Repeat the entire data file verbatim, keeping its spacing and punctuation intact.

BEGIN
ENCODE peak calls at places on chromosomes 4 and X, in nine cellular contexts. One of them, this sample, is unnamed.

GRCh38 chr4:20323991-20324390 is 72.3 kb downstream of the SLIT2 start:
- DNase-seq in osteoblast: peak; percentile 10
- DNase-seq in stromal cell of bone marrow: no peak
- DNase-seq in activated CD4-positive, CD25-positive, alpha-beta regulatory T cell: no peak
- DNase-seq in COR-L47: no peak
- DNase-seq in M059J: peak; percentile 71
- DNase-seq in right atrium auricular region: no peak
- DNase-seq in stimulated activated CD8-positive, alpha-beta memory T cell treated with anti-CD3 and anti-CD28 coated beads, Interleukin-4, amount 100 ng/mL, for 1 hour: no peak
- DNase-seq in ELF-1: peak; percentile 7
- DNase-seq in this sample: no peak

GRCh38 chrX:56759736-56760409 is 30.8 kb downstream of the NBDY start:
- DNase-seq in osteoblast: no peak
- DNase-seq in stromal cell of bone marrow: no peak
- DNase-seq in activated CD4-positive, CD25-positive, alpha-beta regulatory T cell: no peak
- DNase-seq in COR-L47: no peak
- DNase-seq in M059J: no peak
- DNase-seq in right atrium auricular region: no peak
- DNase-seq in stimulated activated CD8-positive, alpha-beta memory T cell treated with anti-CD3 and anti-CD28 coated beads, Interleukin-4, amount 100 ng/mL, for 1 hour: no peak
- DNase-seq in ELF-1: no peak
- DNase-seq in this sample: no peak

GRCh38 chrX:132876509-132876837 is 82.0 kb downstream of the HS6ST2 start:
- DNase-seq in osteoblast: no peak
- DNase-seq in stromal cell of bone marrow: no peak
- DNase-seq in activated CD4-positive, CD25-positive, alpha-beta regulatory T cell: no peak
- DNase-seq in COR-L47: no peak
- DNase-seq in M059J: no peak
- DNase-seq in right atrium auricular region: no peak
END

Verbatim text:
ENCODE peak calls at places on chromosomes 4 and X, in nine cellular contexts. One of them, this sample, is unnamed.

GRCh38 chr4:20323991-20324390 is 72.3 kb downstream of the SLIT2 start:
- DNase-seq in osteoblast: peak; percentile 10
- DNase-seq in stromal cell of bone marrow: no peak
- DNase-seq in activated CD4-positive, CD25-positive, alpha-beta regulatory T cell: no peak
- DNase-seq in COR-L47: no peak
- DNase-seq in M059J: peak; percentile 71
- DNase-seq in right atrium auricular region: no peak
- DNase-seq in stimulated activated CD8-positive, alpha-beta memory T cell treated with anti-CD3 and anti-CD28 coated beads, Interleukin-4, amount 100 ng/mL, for 1 hour: no peak
- DNase-seq in ELF-1: peak; percentile 7
- DNase-seq in this sample: no peak

GRCh38 chrX:56759736-56760409 is 30.8 kb downstream of the NBDY start:
- DNase-seq in osteoblast: no peak
- DNase-seq in stromal cell of bone marrow: no peak
- DNase-seq in activated CD4-positive, CD25-positive, alpha-beta regulatory T cell: no peak
- DNase-seq in COR-L47: no peak
- DNase-seq in M059J: no peak
- DNase-seq in right atrium auricular region: no peak
- DNase-seq in stimulated activated CD8-positive, alpha-beta memory T cell treated with anti-CD3 and anti-CD28 coated beads, Interleukin-4, amount 100 ng/mL, for 1 hour: no peak
- DNase-seq in ELF-1: no peak
- DNase-seq in this sample: no peak

GRCh38 chrX:132876509-132876837 is 82.0 kb downstream of the HS6ST2 start:
- DNase-seq in osteoblast: no peak
- DNase-seq in stromal cell of bone marrow: no peak
- DNase-seq in activated CD4-positive, CD25-positive, alpha-beta regulatory T cell: no peak
- DNase-seq in COR-L47: no peak
- DNase-seq in M059J: no peak
- DNase-seq in right atrium auricular region: no peak